So this happened today during my Jasper wildlife photography workshop (sorry for the crappy iphone vid, but this is too good not to share!).

Posted by John E. Marriott Wildlife and Nature Photography on Thursday, October 29, 2015

Why did the moose cross the road? To set up an impromptu car wash, of course. This video, shot in Jasper National Park in the heart of the Canadian Rockies, shows a pair of moose going to town on the salt deposits* on a passing car.

Your first instinct might be to ask why the driver didn't simply move on, but these park visitors are actually doing the right thing. Moose mating season runs from mid-September to November, and the animals are particularly aggressive at this time, so any sudden movements could be enough to instigate a charge. 

"This is a national park, and animals interact with people and vehicles quite regularly," says wildlife photographer John E. Marriott, who uploaded the video to Facebook. "We know you should never feed wildlife."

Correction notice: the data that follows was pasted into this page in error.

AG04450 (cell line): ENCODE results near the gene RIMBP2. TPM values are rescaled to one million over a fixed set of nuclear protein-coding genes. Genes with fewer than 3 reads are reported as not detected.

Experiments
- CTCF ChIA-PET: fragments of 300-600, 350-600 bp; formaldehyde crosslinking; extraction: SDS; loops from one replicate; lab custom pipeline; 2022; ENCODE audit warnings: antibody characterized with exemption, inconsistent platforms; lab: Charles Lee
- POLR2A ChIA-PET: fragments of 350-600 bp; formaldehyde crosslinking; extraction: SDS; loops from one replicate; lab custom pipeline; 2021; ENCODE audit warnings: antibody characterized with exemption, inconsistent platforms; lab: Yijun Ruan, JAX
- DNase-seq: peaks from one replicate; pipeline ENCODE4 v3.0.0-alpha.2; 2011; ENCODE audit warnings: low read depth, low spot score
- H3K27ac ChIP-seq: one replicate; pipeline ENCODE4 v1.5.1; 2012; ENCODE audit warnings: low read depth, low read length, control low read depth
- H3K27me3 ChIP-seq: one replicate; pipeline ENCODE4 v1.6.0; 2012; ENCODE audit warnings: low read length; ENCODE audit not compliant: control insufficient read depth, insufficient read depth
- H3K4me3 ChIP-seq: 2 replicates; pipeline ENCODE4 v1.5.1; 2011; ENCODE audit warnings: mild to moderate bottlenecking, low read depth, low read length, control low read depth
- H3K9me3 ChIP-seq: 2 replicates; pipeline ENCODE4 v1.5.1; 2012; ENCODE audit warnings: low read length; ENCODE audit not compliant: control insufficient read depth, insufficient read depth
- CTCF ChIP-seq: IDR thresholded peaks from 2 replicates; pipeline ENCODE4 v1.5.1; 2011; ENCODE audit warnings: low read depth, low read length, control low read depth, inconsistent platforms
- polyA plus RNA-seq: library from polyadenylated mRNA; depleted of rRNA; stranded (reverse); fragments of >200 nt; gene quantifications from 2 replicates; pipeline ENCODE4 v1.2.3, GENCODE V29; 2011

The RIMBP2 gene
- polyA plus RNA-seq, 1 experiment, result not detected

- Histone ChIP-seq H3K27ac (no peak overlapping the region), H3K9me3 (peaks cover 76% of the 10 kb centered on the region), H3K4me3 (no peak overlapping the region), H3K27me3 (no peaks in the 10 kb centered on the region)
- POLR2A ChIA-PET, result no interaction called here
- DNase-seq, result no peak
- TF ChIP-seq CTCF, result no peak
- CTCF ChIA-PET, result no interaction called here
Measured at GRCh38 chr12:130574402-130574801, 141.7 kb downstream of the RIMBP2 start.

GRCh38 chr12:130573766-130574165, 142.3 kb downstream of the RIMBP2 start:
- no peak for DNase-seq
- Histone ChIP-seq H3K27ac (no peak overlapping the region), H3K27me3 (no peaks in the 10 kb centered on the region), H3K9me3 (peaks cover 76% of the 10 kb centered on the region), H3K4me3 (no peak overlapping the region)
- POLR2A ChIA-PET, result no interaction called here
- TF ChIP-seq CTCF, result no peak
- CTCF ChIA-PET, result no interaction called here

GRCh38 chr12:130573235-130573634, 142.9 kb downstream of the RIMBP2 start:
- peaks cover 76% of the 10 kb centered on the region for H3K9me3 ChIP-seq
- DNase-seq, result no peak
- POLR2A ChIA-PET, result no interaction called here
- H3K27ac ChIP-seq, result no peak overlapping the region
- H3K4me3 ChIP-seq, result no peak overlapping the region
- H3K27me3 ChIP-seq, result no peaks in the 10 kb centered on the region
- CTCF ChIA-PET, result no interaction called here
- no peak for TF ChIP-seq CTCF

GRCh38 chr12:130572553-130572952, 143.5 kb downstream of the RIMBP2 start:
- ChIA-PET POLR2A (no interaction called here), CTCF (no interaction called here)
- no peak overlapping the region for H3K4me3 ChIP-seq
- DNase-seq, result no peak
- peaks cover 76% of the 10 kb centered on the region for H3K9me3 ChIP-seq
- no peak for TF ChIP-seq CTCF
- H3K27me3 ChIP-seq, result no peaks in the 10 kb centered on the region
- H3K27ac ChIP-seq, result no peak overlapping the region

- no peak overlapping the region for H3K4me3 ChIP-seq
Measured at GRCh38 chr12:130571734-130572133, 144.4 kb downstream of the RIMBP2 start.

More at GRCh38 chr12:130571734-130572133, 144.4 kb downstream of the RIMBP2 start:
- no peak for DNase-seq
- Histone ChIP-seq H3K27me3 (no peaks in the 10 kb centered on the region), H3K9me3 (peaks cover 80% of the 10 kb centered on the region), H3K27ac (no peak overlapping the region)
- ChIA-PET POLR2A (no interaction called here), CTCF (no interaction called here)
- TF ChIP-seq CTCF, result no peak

According to the Department of Fish and Game, the best thing to do when you meet up with a moose is to stay put. "Be patient," they write on their website. "The moose will often move away on its own. It may take half an hour or more, but it's usually worth waiting. Sometimes a loud noise or movement will startle them into moving, but moose that are used to people are usually not easily chased away."

Unlike smaller ungulates such as deer, moose are particularly dangerous to motorists. Their 500 kilogramme (1,100 pound) bodies are elevated to near-head height. But licking cars is also risky business to the moose. So why do it? It all comes down to what's available to eat: the water plants moose feed on in spring and summer contain far more sodium than the vegetation they nibble in winter – so they use the cars and roads to supplement their diets. 

Because interactions like this happen more frequently during this time of year, it's important that anyone driving through the park stop when moose are near. Park officials are also working to establish licks in less accessible areas, in the hope of reducing the animals' interest in human visitors. 

* If you live in warmer climes, this might sound a bit strange to you. The deposits on the car come from salt used on roads in the winter months to prevent them from turning icy and dangerously slippery.


Top header image: Nate Hughes Flickr